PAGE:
Michael Wright remembers that their very first concert was at Columbia House, a seniors’ residence in Bridgeland, noting, “they were a pretty generous audience.”

Suzanne Dextraze went to an RMS Christmas concert in 1989 at the Unitarian church and immediately felt the need to join: “I thought it was so cool and I wanted to sing there too.”

The choir was incorporated as a non-profit society on January 23, 1990. By then, they had found a critical mass of singers and a purpose. 1990 would prove a crucible year for RMS as they sorted through issues of gender, being open about their sexual orientation, AIDS, and the Gay Games—all to be explored in the next RMS history post.

Festival Chorus at the 1990 Gay Games in Vancouver

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#GlenbowFromHome with #OurPastMatters

As we celebrate pride month and commemorate the Stonewall Riots tomorrow with 24- hour worldwide programming, here in Calgary, the Glenbow Museum’s Jenny Conway Fisher interviewed Kevin Allen about his book Our Past Matters.

In this far-ranging discussion, Jenny and Kevin explore how queer history resonates with the currents of today. They talk about the Pride movement and note that Calgary Pride, whose origin event was in June 1990, celebrated their 30th anniversary this month. Kevin also explains how the Glenbow Archives contributed to the making of Our Past Matters.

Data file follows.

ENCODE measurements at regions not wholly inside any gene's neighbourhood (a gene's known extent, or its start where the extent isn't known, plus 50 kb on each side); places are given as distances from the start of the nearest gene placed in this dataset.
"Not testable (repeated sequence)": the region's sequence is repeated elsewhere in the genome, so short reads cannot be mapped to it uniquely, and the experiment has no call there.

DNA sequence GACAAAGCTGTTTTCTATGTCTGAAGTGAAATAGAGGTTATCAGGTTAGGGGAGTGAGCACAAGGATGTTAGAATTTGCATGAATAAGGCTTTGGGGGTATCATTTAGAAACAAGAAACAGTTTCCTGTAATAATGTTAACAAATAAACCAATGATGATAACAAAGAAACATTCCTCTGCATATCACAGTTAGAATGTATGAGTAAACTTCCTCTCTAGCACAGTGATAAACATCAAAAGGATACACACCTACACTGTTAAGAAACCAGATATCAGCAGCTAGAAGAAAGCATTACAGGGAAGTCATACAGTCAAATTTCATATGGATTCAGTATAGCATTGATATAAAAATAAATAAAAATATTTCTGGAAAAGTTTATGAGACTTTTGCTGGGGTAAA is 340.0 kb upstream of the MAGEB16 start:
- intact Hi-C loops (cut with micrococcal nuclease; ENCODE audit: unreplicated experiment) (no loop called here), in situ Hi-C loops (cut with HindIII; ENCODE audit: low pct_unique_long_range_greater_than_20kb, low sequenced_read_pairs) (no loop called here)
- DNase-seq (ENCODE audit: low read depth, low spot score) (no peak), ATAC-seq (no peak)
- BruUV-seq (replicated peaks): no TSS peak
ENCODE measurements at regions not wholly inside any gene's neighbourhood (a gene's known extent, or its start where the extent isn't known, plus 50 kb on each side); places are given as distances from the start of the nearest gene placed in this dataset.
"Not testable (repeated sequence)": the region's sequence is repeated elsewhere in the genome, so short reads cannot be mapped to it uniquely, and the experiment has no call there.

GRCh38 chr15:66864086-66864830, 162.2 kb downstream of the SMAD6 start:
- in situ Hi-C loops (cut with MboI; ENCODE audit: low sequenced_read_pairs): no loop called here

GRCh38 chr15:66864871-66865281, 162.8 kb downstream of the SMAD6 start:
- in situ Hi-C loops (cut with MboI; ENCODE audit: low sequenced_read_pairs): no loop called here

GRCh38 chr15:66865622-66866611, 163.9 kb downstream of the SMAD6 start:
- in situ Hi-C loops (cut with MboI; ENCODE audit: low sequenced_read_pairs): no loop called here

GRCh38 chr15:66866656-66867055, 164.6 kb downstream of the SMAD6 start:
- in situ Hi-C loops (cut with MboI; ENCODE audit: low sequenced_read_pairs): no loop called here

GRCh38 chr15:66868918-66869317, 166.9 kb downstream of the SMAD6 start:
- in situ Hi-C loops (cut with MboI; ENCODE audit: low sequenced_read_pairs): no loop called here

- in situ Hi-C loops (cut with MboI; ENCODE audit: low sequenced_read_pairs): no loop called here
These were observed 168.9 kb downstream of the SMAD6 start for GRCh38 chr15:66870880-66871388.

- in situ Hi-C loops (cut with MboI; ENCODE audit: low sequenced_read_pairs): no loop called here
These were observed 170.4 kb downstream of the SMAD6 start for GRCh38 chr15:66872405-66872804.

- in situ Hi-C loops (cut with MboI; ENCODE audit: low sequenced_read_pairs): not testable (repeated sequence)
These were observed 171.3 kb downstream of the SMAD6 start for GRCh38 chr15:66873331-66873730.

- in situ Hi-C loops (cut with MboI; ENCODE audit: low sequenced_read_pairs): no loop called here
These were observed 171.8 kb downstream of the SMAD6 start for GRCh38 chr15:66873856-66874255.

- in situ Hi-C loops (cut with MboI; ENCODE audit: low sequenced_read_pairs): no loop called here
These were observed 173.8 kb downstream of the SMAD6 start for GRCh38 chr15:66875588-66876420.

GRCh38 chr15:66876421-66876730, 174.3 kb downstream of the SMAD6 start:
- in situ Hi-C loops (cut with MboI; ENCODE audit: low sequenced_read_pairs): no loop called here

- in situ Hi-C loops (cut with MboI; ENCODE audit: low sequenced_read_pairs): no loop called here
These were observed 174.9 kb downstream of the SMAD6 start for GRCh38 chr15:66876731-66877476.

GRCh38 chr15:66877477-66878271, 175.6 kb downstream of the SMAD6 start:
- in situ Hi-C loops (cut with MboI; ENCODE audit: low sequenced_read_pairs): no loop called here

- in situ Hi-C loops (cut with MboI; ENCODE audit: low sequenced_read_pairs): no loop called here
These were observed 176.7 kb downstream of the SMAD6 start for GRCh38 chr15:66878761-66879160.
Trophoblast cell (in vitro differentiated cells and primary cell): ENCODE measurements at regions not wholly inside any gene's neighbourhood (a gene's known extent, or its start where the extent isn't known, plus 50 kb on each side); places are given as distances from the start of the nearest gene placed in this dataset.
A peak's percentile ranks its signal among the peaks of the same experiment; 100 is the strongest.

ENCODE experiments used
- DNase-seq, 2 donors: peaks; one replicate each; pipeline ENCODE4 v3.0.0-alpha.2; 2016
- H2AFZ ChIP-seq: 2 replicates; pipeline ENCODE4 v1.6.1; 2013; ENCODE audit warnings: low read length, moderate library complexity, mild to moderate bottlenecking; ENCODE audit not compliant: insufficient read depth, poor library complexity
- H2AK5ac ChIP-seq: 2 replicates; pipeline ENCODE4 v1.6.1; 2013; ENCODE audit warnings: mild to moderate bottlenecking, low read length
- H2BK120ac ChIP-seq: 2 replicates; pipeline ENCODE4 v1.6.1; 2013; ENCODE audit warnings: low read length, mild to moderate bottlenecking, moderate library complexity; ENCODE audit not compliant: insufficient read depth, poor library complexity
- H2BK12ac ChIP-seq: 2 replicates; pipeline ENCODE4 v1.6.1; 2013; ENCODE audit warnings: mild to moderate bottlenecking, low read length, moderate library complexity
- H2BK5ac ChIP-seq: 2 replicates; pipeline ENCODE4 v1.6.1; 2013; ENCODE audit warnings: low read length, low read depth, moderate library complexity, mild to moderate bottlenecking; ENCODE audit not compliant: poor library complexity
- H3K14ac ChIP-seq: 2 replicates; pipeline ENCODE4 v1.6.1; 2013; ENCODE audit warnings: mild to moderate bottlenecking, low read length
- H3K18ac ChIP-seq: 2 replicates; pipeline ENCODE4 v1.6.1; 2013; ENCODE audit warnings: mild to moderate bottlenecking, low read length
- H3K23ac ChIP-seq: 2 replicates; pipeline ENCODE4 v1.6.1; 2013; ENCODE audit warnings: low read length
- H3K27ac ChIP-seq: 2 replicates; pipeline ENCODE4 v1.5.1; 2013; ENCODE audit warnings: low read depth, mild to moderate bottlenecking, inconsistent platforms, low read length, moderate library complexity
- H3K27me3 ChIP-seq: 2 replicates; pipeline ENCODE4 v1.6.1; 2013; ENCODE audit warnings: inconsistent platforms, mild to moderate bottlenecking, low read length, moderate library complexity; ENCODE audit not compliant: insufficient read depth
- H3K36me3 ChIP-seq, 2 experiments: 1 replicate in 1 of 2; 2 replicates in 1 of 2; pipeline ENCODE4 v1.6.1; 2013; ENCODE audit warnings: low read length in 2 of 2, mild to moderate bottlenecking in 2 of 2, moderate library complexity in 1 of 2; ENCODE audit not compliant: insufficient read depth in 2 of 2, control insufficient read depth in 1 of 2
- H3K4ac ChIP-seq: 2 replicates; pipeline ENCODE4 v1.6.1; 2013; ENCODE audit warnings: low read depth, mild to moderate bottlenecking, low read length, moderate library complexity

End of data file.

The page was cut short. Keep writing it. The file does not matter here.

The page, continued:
Check out the 36-minute conversation: here. Thank you, Glenbow! It was a delight.

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Backdating queer cinema in YYC

The Calgary Gay History Project is very cognizant of the various queer film fests that have stampeded through town in years past. Our contemporary Fairy Tales has by far the longest staying power: the 20th annual festival launches in May 2018.

Previous incarnations include The Fire I’ve Become Film Festival and repertory cinema programming at the Plaza. However, at the Glenbow Archives last week, we stumbled across the Calgary Film Society, a non-profit society which ran art film programming from 1946 – 1987, screening their international film series at the Jubilee Auditorium in their later decades.

The Calgary Film Society’s fall 1981 program, had a unique screening series called the Celluloid Closet, which they projected at the University of Calgary’s Boris Roubakine Theatre. The series only cost $12 and featured five gay films from the 1970s.

Screen Shot 2018-01-24 at 8.29.58 PM

Calgary Film Society’s 1981/1982 program

1981 is relatively early for publicized gay cultural programming in the city. Consequently, the Calgary Film Society could be considered edgy in its programming. Yet, Fortune in Men’s Eyes, which had been adapted from the stage, might have been familiar to Calgary audiences then, due to its staging by the also edgy Loose Moose Theatre Company in March 1980 at the Pumphouse Theatres.

Fortune in Mens Eyes

Promo Film Still from Fortune and Men’s Eyes (1971)